CHICAGO WINE JOURNAL: Fire up the grill, and savor these Zin zingers
By Lawrence B. Johnson
Red Zinfandel is one of the perennial delights of California viticulture. Its characteristic spice and blueberry-raspberry fruit profile make it a pleasurable sipping wine as well as a natural accompaniment to anything grilled in the back yard.
The California producers of Zinfandel – never confuse the high-octane red with the pinkish, cooler-like stuff known as white Zinfandel – are many and scattered, and their styles are wide ranging, as exemplified by two in hand from the 2012 vintage: Cline Family Cellars’ Contra Costa County Big Break Vineyard Zinfandel and Seghesio Family Vineyards’ Sonoma County Old Vine Zinfandel.
I do not invoke the phrase high-octane lightly. Both of these wines present the high-alcohol factor typical of Zins, around 15 percent. Hence, savory meat dishes – think blackened treatments as well as barbecue– would be excellent pairings here.
Seghesio’s 2012 Old Vine Zinfandel ($34) is just that, sourced from plantings that go back 70 years on average, from vineyards on the Dry Creek bench and Alexander Valley. The result is a Zin of extraordinary finesse, complexity and smoothness.
If color is the first thing one notices in a wine, it isn’t always the first factor to make a big impression. But the vivid blue-violet of Seghesio’s Old Vine Zinfandel catches the imagination as well as the eye. It’s magically inviting. Similarly, delicate aromas of blueberry and red raspberry set up the palate for a something quite fine, and that expectation is met.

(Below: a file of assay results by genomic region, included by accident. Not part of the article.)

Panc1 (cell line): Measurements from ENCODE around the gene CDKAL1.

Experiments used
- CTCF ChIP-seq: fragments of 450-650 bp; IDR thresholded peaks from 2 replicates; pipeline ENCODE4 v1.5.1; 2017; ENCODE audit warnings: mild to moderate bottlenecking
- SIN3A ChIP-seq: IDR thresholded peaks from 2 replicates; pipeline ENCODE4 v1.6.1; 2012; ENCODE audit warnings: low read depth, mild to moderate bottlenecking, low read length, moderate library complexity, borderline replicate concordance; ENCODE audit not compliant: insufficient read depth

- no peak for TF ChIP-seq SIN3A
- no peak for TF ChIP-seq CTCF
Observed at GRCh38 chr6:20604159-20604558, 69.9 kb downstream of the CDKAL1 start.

This is a silky example of Zinfandel, mouth filling and medium-long on the finish. The flavor mix is dominated by black cherry and raisin, with a touch of pepper. This is wine for present pleasure, though the wine-maker says Seghesio’s Old Vine Zin could evolve in the cellar for five to seven years.
Cline ranks among California’s most ambitious and successful producers not only of Zinfandel but also of Rhône varietals. The Big Break Vineyard from which this Zinfandel comes, is located in Zin-rich Contra Costa County, a sub appellation of California’s Central Coast located due east of San Francisco.
The Big Break Vineyard 2012 ($30), one of several single-vineyard Zins from Cline, possesses a grandeur rooted in earthiness. The wine is strikingly dark purple, its nose a blend of dark cherry, anise and mint.
On the palate, Cline’s Big Break Zin bears out the nose with an emphasis on the cherry that becomes something closer to cherry-chocolate. It is complex, viscous and well structured with generous ripe tannins and a pronounced acid frame. The winemaker says the Big Break 2012 will thrive through six years of cellaring, but that sounds conservative to me. This is one imposing expression of Zinfandel.